“Deadwood: The Movie” reunites many of the debauched, haunted and brutally eloquent Gold Rush pioneers lucky enough to have survived the original HBO series without having been shot, beaten or stabbed to death. Canceled after three seasons in 2006, the existential western earned 28 Emmy nominations, with eight wins. Alongside “The Sopranos,” “Deadwood” helped usher in premium cable’s Prestige TV on the strength of series creator David Milch’s outrageously inventive dialogue delivered by crackerjack actors who themselves would go on to populate high-end dramas for years to come.
Milch’s HBO film, which premiered last week, catches up 10 years later with the denizens of Deadwood, beginning with the mining camp’s ferociously eloquent kingpin Al Swearingen, portrayed by British actor Ian McShane. A revelation to most American TV viewers when he first appeared in “Deadwood,” McShane anchored an ensemble that included such veteran character actors as Gerald McRaney, Brian Cox, Keith Carradine and Powers Boothe. The series also served as a career-launching showcase for younger performers. Anna Gunn, for example, went on to costar in “Breaking Bad”; Kim Dickens became a regular on “House of Cards”; Sarah Paulson later won an Emmy for portraying Marcia Clark in “American Crime Story”; and Titus Welliver now stars in Amazon Prime detective series “Bosch.”
Here’s a look at other key “Deadwood” players and the roles that followed.
“Deadwood” character: Al Swearengen, proprietor of the Gem Saloon.
Defining traits: Ruthless, wily, well-spoken and fond of cursing.
Sample dialogue: “Should Mrs. Garret lose her claim, rather than operate it themselves, her [expletive] in-laws will sell to third-party [plural expletive] inimical to the whole of my interests in this camp.”
Life after “Deadwood”: McShane played Broken Ray in one episode of “Game of Thrones” and now portrays shape-shifting pagan deity Mr. Wednesday in “American Gods.” He also appears as criminal mastermind Winston in “John Wick: Chapter 3 — Parabellum.”
“Deadwood” character: Sheriff Seth Bullock.
Defining traits: Hot-tempered moral arbiter of frontier justice.
Sample dialogue: “People angry at their difficulties often act like [expletive] idiots. But there will be no murdering people in this camp of any color or officials of any stripe.”
Life after “Deadwood”: In the Elmore Leonard-inspired “Justified,” Olyphant earned an Emmy nomination for his star turn as witty, sharp-shooting Kentucky marshal Raylan Givens.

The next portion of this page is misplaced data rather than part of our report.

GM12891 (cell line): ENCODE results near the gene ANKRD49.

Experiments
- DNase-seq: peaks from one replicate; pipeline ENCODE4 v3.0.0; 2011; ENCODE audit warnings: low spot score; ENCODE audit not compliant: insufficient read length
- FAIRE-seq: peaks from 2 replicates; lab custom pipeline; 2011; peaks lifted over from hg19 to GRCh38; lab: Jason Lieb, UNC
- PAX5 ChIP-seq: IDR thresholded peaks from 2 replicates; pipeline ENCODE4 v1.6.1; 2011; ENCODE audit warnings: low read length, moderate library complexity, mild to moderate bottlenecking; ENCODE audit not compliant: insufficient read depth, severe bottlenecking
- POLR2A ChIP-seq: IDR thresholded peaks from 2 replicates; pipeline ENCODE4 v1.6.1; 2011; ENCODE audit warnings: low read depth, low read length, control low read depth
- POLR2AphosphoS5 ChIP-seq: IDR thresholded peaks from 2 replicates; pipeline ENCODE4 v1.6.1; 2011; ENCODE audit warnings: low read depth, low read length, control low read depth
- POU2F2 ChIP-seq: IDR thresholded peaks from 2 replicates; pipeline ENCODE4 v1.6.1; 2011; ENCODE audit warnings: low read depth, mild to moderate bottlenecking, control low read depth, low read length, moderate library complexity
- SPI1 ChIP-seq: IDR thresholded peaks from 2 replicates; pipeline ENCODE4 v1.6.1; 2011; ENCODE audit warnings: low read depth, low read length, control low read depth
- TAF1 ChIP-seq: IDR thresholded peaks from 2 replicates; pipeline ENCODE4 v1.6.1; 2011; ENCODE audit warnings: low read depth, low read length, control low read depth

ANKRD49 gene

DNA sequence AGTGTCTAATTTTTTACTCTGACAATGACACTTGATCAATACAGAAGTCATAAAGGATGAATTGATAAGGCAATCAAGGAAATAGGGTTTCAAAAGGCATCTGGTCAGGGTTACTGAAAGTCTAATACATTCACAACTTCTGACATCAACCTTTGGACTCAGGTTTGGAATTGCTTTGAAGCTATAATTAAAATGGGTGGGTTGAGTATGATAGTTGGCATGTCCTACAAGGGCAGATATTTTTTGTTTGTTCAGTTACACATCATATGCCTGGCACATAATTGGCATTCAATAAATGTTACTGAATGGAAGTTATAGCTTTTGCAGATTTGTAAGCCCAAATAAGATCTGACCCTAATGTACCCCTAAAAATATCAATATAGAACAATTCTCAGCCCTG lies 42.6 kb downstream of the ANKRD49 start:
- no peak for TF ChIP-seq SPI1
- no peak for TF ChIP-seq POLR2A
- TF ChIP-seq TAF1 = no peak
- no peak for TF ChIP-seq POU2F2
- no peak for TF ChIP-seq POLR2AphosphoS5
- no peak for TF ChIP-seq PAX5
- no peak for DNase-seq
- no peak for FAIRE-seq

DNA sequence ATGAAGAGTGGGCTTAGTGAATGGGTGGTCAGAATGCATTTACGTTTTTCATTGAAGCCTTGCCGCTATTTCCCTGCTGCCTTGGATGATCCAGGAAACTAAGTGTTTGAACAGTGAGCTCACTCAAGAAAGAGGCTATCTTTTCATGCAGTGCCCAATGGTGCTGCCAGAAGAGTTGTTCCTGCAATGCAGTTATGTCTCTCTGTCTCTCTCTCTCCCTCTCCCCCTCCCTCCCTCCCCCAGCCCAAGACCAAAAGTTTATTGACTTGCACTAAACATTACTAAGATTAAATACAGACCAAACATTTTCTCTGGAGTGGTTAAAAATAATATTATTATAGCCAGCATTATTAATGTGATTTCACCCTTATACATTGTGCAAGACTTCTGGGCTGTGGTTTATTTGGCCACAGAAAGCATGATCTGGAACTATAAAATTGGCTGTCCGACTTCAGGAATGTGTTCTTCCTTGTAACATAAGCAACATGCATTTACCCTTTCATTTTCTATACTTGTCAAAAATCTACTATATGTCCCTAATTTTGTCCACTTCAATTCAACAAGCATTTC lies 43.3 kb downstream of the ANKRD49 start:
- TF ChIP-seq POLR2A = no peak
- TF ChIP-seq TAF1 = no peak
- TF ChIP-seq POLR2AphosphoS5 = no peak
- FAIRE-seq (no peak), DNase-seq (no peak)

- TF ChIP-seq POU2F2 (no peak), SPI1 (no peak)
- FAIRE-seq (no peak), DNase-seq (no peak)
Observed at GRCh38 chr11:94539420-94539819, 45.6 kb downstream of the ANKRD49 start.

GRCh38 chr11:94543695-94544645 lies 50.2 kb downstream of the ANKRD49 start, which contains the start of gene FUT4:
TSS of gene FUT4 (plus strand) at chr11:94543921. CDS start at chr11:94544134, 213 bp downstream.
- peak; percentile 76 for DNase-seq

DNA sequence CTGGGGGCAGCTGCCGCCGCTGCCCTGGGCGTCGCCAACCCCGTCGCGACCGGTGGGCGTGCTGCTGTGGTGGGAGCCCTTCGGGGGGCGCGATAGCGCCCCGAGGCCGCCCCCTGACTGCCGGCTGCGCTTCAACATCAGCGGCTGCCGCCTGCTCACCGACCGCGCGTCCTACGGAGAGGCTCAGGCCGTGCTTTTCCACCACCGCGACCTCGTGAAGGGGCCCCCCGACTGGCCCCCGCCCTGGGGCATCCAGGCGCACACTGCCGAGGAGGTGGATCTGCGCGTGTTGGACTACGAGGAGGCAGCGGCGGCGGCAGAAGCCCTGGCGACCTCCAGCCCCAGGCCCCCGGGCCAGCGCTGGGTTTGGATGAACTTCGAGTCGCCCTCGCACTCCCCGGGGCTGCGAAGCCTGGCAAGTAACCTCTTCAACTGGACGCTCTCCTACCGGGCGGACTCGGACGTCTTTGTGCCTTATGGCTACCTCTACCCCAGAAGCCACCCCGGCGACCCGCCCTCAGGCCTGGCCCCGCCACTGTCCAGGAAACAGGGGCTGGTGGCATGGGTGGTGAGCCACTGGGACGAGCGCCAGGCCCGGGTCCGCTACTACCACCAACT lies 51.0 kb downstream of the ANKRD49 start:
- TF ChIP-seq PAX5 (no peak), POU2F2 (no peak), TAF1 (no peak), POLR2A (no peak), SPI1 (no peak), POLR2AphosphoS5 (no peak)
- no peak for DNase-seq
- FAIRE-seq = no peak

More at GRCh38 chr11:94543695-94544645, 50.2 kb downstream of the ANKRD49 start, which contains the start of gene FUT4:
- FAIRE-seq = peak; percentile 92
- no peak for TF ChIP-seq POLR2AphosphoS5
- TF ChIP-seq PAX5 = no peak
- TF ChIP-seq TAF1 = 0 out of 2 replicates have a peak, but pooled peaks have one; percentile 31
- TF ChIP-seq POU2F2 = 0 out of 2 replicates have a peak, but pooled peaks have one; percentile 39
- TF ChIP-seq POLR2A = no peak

“Deadwood” character: The widow Alma Garret.
Defining traits: Prim demeanor, steely determination.
Sample dialogue: (To Swearengen): “As much as you can, please minimize your obscenities.”
Life after “Deadwood”: In her Emmy-nominated “House of Cards” performance, Parker played coolly ambitious Congresswoman Jacqueline Sharp, the deputy House minority whip.
“Deadwood” character: Town prostitute Trixie.
Defining trait: Fierce.
Sample dialogue: “As you lay in your beddy-bye, I’ll pop from the wall like Grandma Groundhog in a storybook and attend to your johnson.”
Life after “Deadwood”: In “Ray Donovan,” the Northern Ireland-born actress played Abby Donovan, the profanity-spewing wife of a violent, unfaithful Hollywood fixer.
“Deadwood” character: Gunslinger Calamity Jane.
Defining traits: Drunk, unkempt, profane.
Sample dialogue: “You and every human being on Earth past, present and future can drink mare’s [urine].”
Life after “Deadwood”: Emmy-nominated as Jane, Weigert portrays therapist Amanda Reisman in HBO’s hit “Big Little Lies.”
“Deadwood” character: Hardware store owner Sol Star.
Defining trait: The only Jew in Deadwood.
Sample dialogue: “Even in an Eden like this, wrongs sometimes occur.”
Life after “Deadwood”: Oscar-nominated for his meth addict role in “Winter’s Bone” and Golden Globe-nominated as a sex therapy client in “The Sessions,” he also played the abusive ex-husband to Frances McDormand in “Three Billboards Outside Ebbing, Missouri.” Hawkes lightened up as comically inept contractor Dustin Powers in “Eastbound & Down.”